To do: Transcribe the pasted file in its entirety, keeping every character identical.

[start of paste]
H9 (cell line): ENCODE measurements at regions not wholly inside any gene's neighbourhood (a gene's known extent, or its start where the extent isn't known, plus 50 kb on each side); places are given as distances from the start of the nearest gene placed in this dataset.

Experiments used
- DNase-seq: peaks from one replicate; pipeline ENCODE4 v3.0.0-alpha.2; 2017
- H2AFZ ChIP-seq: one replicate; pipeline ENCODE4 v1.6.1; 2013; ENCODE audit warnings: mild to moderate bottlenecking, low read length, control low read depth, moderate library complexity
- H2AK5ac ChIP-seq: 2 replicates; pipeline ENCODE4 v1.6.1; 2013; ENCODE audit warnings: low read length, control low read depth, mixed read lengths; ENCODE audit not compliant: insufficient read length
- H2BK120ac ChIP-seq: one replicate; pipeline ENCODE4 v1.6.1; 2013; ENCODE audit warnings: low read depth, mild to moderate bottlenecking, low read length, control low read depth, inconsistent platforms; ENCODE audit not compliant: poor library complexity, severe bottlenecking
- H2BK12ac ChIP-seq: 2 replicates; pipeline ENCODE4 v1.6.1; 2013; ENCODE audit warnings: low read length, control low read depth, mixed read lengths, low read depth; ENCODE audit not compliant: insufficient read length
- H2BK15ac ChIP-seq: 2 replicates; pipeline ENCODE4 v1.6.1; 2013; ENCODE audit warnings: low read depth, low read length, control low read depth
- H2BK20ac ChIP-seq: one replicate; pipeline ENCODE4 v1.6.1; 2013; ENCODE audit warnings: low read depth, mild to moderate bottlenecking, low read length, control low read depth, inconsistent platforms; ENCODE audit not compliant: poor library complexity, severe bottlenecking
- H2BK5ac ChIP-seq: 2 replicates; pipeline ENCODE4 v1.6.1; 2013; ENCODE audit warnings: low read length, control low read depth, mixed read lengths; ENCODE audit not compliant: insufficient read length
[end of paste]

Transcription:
H9 (cell line): ENCODE measurements at regions not wholly inside any gene's neighbourhood (a gene's known extent, or its start where the extent isn't known, plus 50 kb on each side); places are given as distances from the start of the nearest gene placed in this dataset.

Experiments used
- DNase-seq: peaks from one replicate; pipeline ENCODE4 v3.0.0-alpha.2; 2017
- H2AFZ ChIP-seq: one replicate; pipeline ENCODE4 v1.6.1; 2013; ENCODE audit warnings: mild to moderate bottlenecking, low read length, control low read depth, moderate library complexity
- H2AK5ac ChIP-seq: 2 replicates; pipeline ENCODE4 v1.6.1; 2013; ENCODE audit warnings: low read length, control low read depth, mixed read lengths; ENCODE audit not compliant: insufficient read length
- H2BK120ac ChIP-seq: one replicate; pipeline ENCODE4 v1.6.1; 2013; ENCODE audit warnings: low read depth, mild to moderate bottlenecking, low read length, control low read depth, inconsistent platforms; ENCODE audit not compliant: poor library complexity, severe bottlenecking
- H2BK12ac ChIP-seq: 2 replicates; pipeline ENCODE4 v1.6.1; 2013; ENCODE audit warnings: low read length, control low read depth, mixed read lengths, low read depth; ENCODE audit not compliant: insufficient read length
- H2BK15ac ChIP-seq: 2 replicates; pipeline ENCODE4 v1.6.1; 2013; ENCODE audit warnings: low read depth, low read length, control low read depth
- H2BK20ac ChIP-seq: one replicate; pipeline ENCODE4 v1.6.1; 2013; ENCODE audit warnings: low read depth, mild to moderate bottlenecking, low read length, control low read depth, inconsistent platforms; ENCODE audit not compliant: poor library complexity, severe bottlenecking
- H2BK5ac ChIP-seq: 2 replicates; pipeline ENCODE4 v1.6.1; 2013; ENCODE audit warnings: low read length, control low read depth, mixed read lengths; ENCODE audit not compliant: insufficient read length